Linking Exercise and Sexual Satisfaction among Healthy Adults

By Marshall, Alexandra; Morris, Duston et al. | Electronic Journal of Human Sexuality, Annual 2014 | Go to article overview

Linking Exercise and Sexual Satisfaction among Healthy Adults


Marshall, Alexandra, Morris, Duston, Rainey, Jacquie, Electronic Journal of Human Sexuality


Introduction

Continued quality of life across the lifespan is the universal ideal for most people. The decline of biologic, cognitive, and social factors makes the concept of aging less appealing (Branch, Katz, & Kniepman, 1984). Specifically, one of the most unappealing factors related to aging is the decline in sexual functioning in people of both sexes (Masters & Johnson, 1970). For males, such loss has been related to erectile competence (Gupta et al., 2011), while the loss for females has been linked to untreated menopausal conditions and decreased social opportunities (Addis et al., 2006). Both genders report a desire for increased sexual activity. In other words, what they currently report about their sexuality is unsatisfying (Rosen et al., 2009).

One of the most important factors contributing to quality of life for adults is sexuality (Robinson & Molzahn, 2007; Gelfand, 2000). Sexuality is consistently defined to include numerous interrelated factors such as biological, emotional, spiritual, intellectual, and sociocultural components (Johnson, 1998). Combined, these factors may improve healthy sexuality and overall quality of life for adults. Sexuality is a major aspect of relational intimacy and incorporates sexual health indicators such as sexual performance and sexual satisfaction (Penhollow, Young, & Denny, 2009).

Research has shown an improvement in sexual health indicators among adults, particularly unhealthy adults, such as those who suffer from obesity, COPD, dyspareunia, or erectile dysfunction, as a result of increased physical activity. For example, Dabrowska, Drosdzol, Skrzypulec and Plinta (2010) demonstrated that females with and without sexual dysfunction improved on sexual performance scores related to participation in physical activity. Research by the National Institutes of Health indicates that most cases of ED are a result of several conditions such as heart disease which impairs healthy blood flow to the penis and diabetes which impacts genital nerve function (Esposito, et al., 2004). A Harvard study of 22,086 men showed that those who exercised vigorously 30 minutes per day were two and a half times less likely to suffer from ED as compared to men who had limited exercise/PA (Bacon, Mittleman, Kawachi, Glasser, & Rimm, 2006).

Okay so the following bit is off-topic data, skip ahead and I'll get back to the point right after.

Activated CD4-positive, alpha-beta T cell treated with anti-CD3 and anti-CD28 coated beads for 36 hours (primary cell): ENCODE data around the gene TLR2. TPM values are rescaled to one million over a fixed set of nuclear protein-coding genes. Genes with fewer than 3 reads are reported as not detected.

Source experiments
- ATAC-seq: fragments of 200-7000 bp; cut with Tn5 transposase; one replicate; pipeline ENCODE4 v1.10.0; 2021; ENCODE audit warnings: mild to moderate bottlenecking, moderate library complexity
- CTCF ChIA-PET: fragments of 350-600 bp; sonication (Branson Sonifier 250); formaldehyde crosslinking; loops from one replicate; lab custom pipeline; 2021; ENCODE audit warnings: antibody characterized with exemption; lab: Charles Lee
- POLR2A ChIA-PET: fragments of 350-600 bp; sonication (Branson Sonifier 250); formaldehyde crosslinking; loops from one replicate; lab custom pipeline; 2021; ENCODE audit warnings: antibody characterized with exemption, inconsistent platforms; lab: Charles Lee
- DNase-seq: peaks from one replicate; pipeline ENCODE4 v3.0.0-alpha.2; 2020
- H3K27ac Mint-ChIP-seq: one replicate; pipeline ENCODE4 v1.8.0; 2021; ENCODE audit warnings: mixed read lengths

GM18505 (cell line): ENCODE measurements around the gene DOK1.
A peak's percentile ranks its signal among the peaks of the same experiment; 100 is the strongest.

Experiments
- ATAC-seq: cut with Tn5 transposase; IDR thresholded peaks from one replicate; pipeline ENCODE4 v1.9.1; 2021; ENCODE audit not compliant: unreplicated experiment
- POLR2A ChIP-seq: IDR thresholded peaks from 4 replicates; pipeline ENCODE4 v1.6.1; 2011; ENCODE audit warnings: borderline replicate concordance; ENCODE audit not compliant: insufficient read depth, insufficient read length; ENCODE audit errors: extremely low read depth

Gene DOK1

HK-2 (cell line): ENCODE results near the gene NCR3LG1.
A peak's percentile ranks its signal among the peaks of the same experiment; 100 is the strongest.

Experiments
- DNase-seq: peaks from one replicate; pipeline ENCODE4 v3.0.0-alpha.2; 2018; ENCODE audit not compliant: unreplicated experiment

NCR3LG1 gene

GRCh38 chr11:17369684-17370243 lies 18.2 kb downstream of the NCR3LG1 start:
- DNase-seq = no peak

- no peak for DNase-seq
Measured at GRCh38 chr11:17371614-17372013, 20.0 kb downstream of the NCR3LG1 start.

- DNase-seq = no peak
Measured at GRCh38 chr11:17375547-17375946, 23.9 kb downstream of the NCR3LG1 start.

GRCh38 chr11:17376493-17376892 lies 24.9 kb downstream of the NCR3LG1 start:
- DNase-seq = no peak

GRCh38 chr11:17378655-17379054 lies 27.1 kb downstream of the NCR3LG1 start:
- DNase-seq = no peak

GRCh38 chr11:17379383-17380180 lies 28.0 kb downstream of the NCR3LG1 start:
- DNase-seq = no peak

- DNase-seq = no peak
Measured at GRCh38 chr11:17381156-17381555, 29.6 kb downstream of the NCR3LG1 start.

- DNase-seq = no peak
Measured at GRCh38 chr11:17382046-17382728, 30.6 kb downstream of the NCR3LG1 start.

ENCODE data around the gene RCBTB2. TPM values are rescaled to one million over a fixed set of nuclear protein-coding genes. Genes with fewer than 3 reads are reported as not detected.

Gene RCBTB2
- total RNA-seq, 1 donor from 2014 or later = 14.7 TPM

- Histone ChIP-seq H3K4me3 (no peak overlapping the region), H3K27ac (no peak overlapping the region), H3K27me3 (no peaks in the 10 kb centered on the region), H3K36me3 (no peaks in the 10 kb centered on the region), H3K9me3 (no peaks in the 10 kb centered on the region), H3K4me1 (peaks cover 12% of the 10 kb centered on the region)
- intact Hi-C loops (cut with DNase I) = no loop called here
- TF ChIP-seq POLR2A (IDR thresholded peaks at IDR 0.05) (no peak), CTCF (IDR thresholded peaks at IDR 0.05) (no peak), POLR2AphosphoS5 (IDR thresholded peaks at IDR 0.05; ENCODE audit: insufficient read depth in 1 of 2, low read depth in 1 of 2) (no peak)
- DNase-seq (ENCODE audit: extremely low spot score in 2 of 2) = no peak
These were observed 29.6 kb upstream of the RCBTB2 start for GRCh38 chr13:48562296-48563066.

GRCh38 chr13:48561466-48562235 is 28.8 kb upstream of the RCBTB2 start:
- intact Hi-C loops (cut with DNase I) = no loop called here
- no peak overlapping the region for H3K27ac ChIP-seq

However, little research has examined the relationship in sexual performance or sexual satisfaction as a result of physical activity among a broad population of healthy adults. One study by Meston (2000) addressed exercise/PA and only the female sexual response; findings from the study demonstrated that vigorous physical exercise/PA activated the woman's sexual response. Another study by Penhollow and Young (2004) showed that specifically college-aged adults indicated that above average levels of fitness improved perceptions of sexual performance and sexual desirability. Bortz and Wallace (1999) demonstrated that improved fitness showed a strong positive correlation for sexual satisfaction among men.

The current study contributed to the literature by examining the relationship in sexual satisfaction as a result of exercise/PA among healthy adults. It was of particular interest to explore the relationship between frequency, intensity, duration, and mode of exercise/PA and sexual satisfaction of both men and women ages 18 to 74. The researchers identified four different exercise/PA performance indicators (i.e. frequency, intensity, duration and mode) that were associated with self-reported levels of improved sexual satisfaction.

While practitioners often speak about how exercise can reduce problems, such as managing Type II diabetes (Kashfi, Jeihooni, Rezaianzedeh, & Amini, 2012) or alleviating stress (Koplas, Shilling & Harper, 2012), it is important for health care providers/practitioners to consider the holistic benefits of exercise. The Health Belief Model (HBM) provides a conceptual framework for understanding a patient/client's perceived benefits as it relates to the adoption of healthy behavior (Glanz, Rimer, & Viswanath, 2008). …

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